Friday, March 28, 2008

Real Men or Followers of Jesus?

A new movement is afoot, inspired in part by John Eldridge, author of Wild at Heart. Call it the Christian men's movement. The thesis is simple and wrong: the church is feminized and, therefore, cannot attract me (or at least cannot attract "real men"). The solution is simple and just as wrong: to masculinize the church and create separate associations where men can beat their chests, spit, scoff at all things “feminine,” and glory in the power of testosterone.

One Brad Stine has formed a group called GodMen (sounds a bit pantheistic), which, according to Christianity Today, “provides a space in which ‘men can be men; raw and uninhibited; completely free to express themselves in a uniquely male way that only men understand’” (Brandon O’Brien, “A Jesus for Real Men,” April, 2008, p. 49). Pastor Mark Driscoll says that men are drawn to Jesus’ “calloused hands and big biceps.” This is, he says, “the Ultimate Fighting Jesus” (p. 49). I have never been drawn to these features of Jesus, if he even had them. They are not the point of the Incarnation. I am drawn to Jesus’ holy personality (perfect love and justice), his truth, his miracles, his death, his resurrection, his ascension—none of which require macho muscles and calloused hands. Those hands were pierced for us; that body was broken for us. That is what counts—for men and for women—for time and eternity.

The problem with the church is not that it is presenting a feminine Jesus, although some of the depictions of Jesus are such (another argument for not making any image of God.) The problem is that the biblical Jesus, in all his uncomfortable glory, has been eclipsed by worldliness. Now Jesus is not the crucified and risen Lord, but an idea to comfort us, inspire us to be who we already want to be. Instead of coming with a whip and driving out the money changers, he helps us make money to spend on stuff. Instead of heaving with paroxysms of grief and outrage over the death of Lazarus, he is saying nice things to get us to distract ourselves from the brutal realities of sin and death in our broken world. One could go on.

The answer is not to create a Jesus that fits the stereotypes of today's masculinity. That is just more worldliness and should be repented of. Humans, male and female, are equally made in the image of God. The fruit of the Spirit is for both sexes. The gifts of the Spirit are for both sexes. The way of life for both women and men is to deny themselves (and the current worldly views of masculinity and femininity), take up their crosses and follow Christ.

Yes, men and women are different, each tend to have different strengths and different weaknesses in some areas. For example, how many women are addicted to pornography? How many men over idealize romance? But the answer is not to become more masculine or more feminine (unless one has sexual identity problems). The answer is to become more broken before God, more biblical, more filled with the Spirit, more of a sold out agent of the supernatural Kingdom of God (Matthew 6:33).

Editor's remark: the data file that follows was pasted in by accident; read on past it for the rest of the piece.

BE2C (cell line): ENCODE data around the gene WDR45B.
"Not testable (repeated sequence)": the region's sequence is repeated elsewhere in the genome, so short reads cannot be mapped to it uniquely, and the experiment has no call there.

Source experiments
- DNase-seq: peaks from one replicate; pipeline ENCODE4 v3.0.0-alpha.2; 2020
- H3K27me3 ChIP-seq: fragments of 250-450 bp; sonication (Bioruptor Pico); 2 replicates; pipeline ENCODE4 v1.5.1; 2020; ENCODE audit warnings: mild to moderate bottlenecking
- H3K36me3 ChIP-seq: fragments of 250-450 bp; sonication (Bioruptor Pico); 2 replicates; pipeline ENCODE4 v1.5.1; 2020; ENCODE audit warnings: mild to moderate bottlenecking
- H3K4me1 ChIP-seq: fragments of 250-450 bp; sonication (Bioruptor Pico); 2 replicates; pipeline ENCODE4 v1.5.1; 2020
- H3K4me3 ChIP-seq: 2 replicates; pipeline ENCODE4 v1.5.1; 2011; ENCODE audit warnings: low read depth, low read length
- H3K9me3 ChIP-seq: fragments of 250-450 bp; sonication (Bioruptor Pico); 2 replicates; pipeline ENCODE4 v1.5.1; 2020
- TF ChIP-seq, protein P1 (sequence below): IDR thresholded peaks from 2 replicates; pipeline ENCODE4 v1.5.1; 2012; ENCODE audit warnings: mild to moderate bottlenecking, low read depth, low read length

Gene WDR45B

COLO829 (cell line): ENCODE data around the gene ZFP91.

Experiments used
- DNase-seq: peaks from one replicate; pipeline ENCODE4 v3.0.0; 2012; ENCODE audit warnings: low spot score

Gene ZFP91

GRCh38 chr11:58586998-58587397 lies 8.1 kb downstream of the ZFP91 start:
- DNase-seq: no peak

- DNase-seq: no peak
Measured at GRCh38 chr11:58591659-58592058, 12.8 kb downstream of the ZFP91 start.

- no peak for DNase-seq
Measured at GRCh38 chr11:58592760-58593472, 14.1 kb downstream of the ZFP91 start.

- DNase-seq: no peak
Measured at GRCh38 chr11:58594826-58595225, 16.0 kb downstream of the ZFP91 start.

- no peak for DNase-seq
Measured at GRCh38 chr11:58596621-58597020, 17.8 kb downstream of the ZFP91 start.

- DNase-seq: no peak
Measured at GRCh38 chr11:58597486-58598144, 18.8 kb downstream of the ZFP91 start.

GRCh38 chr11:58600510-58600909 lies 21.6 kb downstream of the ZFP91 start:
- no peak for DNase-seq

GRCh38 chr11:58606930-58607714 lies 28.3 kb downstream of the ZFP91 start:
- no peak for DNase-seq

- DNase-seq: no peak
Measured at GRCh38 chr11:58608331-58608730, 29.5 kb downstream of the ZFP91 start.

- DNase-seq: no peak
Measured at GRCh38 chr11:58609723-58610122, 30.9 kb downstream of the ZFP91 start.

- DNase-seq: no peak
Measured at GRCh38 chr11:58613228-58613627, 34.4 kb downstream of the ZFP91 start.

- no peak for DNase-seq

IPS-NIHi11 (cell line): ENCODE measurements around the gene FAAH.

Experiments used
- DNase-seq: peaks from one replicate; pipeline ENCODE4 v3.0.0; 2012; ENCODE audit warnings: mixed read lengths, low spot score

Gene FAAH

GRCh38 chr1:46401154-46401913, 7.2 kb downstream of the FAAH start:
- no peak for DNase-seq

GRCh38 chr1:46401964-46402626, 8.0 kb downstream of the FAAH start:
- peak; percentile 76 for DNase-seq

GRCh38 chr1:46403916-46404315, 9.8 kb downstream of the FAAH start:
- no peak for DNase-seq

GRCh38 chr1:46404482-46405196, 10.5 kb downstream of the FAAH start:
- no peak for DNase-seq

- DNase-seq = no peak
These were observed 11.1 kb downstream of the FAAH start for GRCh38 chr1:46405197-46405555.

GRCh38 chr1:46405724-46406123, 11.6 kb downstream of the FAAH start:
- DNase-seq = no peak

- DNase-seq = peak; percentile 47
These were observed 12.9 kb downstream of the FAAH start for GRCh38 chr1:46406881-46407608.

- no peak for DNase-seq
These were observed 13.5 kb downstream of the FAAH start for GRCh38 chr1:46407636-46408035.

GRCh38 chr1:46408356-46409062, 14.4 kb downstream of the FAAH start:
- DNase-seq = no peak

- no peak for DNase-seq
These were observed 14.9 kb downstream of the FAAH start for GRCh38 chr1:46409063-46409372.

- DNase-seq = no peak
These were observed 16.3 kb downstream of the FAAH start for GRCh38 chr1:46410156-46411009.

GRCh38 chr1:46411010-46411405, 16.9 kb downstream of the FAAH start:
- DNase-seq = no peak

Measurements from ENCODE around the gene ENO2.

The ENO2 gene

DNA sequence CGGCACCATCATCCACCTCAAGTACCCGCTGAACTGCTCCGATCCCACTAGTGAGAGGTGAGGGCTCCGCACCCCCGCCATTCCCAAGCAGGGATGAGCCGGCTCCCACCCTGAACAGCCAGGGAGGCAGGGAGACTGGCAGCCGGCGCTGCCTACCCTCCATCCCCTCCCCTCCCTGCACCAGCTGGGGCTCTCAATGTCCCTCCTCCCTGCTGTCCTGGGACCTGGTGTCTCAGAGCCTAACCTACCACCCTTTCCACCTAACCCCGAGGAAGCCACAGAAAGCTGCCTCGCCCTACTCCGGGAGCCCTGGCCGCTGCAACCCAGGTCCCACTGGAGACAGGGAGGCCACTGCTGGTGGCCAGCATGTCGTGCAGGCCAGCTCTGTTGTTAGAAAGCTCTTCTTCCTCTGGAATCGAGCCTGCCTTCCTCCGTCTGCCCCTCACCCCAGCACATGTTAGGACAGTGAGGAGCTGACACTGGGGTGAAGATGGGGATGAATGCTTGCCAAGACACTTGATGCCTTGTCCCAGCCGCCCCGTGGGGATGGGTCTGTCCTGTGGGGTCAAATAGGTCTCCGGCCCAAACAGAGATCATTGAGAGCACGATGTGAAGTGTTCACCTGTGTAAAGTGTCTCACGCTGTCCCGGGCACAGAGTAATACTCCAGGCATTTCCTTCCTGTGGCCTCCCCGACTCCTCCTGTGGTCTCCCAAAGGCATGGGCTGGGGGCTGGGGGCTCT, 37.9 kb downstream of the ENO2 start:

Jeff said...

All in all, let me say that as with most of your posts, I enjoyed this post. It was very well thought through and very well supported. I have heard many people bash this book (which you were respectful and did not do, you simply critiqued). In these bashing there is usually little if any scriptural or philosophical evidence given. The one thing that I saw lacking however, was meat. This post left me wanting a little more. You have simplified Eldridge's message down so far that it becomes a straw man argument. While I would not say that I have bought into the movement that 'Wild at Heart' seems to have caused, I thought that the book hit its intended target very well.
As someone employed by a church, it is very easy to see that men and women are gifted in different ways, but that we are all equal especially in terms of serving the body. I think the point that 'Wild at Heart' was trying to make is that for some men, their strengths are shown best when they don't have to act like the typical church elder. Owning a Motorcycle, a few firearms, and not being afraid to speak your mind is counter to what many in the church portray as a good Christian. The miracle of the incarnation is the fullness of Christ. I believe that there were many times when Jesus showed a very effeminate side, and times where He showed a very masculine side. While we need to strive to throw off these stereotypes, we also have to realize that for some a stereotype is an honest to themselves way of life. Machoism doesn't necessitate not being broken by God. However, often in our churches men are told that machosim (even when not sexist at all) is ungodly. I think that Eldridge was simply trying to reach a target audience of men, who felt that being a 'man's man' disqualified them from being a good christian.